Tennis Roundup : Wilander Rallies to Beat Edberg for ATP Title

<i> From Times Wire Services</i>

Second-seeded Mats Wilander rallied from a three-game deficit in the second set to beat defending champion Stefan Edberg, 3-6, 7-6, 7-6, Sunday in the final of the Assn. of Tennis Professionals Championship at Mason, Ohio.

Wilander had his serve broken twice and fell behind, 3-0, and later, 5-3, in the second set before rallying to beat fellow Swede Edberg and win the tournament for the fourth time in its 10-year history.

Edberg, the tournament’s top seeded player and ranked No. 3 in the world behind No. 1 Ivan Lendl and No. 2 Wilander, dominated the first set and appeared headed to an easy win.

“He felt he’d won the match, and I felt like I’d lost it,” Wilander said.


Both players said the week’s play at the Jack Nicklaus Sports Center should enhance their chances in the U.S. Open. The ATP Championship is played on the same surface.

“Obviously, I’m very disappointed with losing this match,” Edberg said. “I thought I had him. But it looks good for the U.S. Open. I played some very good tennis today.”

Said Wilander: “This (the ATP) is always good to win for my confidence going into the U.S. Open.”

Wilander holds a 10-5 advantage in head-to-head competition with Edberg.


Top-seeded Andre Agassi defeated Jeff Tarango, 6-2, 6-4, to win the Mennen Cup at Livingston, N.J.

Agassi, ranked fourth in the world, has won 18 straight matches and 6 Grand Prix titles this year.

“I feel good about this past week because I didn’t find the matches mentally tough and I feel ready for the U.S. Open,” Agassi said. “Whenever I was behind, I was able to lift my game to another level.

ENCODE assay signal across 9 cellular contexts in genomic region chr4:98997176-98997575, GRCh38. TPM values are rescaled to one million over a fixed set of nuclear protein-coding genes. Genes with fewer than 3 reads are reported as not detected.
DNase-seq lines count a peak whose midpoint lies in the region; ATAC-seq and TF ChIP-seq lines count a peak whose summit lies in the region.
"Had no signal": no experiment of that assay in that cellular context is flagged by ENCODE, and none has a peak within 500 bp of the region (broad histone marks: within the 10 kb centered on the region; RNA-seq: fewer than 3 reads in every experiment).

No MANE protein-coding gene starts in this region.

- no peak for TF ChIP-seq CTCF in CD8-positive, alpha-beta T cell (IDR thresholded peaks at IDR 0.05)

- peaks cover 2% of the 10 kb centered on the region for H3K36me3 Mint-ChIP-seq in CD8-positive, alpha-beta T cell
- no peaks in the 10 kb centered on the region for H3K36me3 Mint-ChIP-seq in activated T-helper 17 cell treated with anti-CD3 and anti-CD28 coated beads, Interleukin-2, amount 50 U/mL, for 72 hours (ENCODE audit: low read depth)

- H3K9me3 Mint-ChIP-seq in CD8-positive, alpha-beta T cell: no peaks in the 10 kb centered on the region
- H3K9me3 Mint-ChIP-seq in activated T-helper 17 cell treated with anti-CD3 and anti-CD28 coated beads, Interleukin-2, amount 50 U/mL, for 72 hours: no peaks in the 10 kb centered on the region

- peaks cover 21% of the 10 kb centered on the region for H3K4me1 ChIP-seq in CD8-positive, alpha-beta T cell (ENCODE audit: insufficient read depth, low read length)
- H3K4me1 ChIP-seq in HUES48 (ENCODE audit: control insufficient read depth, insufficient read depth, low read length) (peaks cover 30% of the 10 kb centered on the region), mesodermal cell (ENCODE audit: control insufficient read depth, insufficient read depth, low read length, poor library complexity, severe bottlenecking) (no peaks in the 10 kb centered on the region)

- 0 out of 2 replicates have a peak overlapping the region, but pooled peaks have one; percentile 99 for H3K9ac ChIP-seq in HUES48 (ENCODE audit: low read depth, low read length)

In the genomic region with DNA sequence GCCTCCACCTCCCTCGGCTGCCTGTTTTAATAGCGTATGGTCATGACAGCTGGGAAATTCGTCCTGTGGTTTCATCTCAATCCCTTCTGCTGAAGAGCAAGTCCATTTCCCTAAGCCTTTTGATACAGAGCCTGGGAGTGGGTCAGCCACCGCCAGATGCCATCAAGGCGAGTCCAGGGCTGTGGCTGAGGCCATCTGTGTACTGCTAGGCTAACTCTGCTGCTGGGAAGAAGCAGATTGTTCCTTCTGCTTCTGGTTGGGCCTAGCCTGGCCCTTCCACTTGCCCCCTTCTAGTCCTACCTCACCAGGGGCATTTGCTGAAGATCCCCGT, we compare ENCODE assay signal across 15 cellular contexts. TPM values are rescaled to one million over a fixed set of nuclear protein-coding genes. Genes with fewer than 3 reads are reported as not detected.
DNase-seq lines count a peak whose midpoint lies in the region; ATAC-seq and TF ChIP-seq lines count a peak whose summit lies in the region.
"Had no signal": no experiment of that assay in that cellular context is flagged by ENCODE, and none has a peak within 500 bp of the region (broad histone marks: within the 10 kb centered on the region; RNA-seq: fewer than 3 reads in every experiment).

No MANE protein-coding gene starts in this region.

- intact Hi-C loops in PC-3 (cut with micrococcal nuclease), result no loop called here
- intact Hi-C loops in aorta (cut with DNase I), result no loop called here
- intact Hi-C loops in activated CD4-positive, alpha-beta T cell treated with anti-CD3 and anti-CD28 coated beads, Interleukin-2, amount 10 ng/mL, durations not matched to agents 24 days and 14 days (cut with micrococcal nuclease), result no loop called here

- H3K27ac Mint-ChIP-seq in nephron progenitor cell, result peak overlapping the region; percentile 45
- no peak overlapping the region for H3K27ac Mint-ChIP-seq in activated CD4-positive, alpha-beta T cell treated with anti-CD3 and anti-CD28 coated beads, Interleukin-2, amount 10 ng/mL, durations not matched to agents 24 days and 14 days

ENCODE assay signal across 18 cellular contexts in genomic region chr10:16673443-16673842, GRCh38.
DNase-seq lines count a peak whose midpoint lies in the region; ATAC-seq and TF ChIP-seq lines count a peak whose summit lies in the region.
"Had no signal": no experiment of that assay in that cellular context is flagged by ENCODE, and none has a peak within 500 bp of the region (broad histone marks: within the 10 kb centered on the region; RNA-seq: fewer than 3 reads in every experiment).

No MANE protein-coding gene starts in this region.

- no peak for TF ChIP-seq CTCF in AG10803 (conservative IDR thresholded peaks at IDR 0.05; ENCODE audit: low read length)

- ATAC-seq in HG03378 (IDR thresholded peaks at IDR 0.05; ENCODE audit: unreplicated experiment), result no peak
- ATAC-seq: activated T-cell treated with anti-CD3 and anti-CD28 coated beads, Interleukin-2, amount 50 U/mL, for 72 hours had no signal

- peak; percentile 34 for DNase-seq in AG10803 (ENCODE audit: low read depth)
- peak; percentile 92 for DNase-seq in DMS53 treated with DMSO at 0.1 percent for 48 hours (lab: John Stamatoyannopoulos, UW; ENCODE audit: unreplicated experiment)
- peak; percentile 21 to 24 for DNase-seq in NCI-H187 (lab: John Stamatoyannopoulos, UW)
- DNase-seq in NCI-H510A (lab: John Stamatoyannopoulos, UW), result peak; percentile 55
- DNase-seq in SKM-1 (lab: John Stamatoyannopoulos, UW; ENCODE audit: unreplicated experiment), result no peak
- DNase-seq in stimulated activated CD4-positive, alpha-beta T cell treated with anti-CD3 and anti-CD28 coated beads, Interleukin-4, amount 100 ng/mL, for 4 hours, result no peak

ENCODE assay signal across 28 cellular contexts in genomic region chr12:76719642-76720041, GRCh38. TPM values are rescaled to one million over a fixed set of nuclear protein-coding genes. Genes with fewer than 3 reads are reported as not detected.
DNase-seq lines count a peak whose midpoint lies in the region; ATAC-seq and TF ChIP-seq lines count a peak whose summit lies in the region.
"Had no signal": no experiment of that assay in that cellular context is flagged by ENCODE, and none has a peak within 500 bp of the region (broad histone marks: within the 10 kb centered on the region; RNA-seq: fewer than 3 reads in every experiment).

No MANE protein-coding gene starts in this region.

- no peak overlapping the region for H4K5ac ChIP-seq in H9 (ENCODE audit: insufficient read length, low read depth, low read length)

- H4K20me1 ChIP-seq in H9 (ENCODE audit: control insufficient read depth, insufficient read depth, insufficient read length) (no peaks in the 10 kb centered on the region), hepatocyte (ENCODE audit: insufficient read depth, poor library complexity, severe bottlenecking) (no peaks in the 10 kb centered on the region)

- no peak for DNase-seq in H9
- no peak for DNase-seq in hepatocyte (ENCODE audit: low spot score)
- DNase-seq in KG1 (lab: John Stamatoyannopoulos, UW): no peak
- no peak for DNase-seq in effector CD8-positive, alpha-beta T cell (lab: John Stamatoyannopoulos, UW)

“Everytime I was either behind, 15-40 or 30-40, I was able to lift my game,” Agassi said.

Tarango, a junior from Stanford who is ranked 251st in the world, exchanged service breaks with Agassi at the start of the second set. Each held serve until Agassi broke Tarango in the ninth game.

“He was ripping the ball on every shot, Tarango said. “His level of play was different than anyone I had ever played.”

Gabriela Sabatini used her power and speed to defeat Natalia Zvereva, 6-1, 6-2, in the final of the $315,000 Player’s Challenge at Montreal.

Fourth-seeded Sabatini, 18, needed only 1 hour 7 minutes to defeat sixth-seeded Zvereva.


Sabatini combined powerful groundstrokes with occasional forays to the net to keep Zvereva off balance. Zvereva, 17, committed 31 unforced errors to 11 by Sabatini.

“She had so much speed on every point,” Zvereva said. “That disturbed me very much. She was ready for the drop shot. She was hitting a lot of them.”

The final became a showcase for the rising stars when the tournament’s top three seeded players were eliminated. Zvereva defeated No. 1-seeded Martina Navratilova and No. 3-seeded Pam Shriver to reach the final, while Sabatini beat No. 2-seeded Chris Evert in the semifinals.

Sabatini, ranked fifth in the world, is the youngest winner in the nine-year-old tournament.

Sixth-seeded Vijay Amritraj defeated fellow Indian Zeeshan Ali, 6-3, 6-1, to win the the Pilot Pen Open on the Yale University courts in New Haven, Conn.

Amritraj, 34, needed only 1 hour 15 minutes to beat the 18-year-old Ali.

Amritraj and Ali will play for India in the Olympics next month.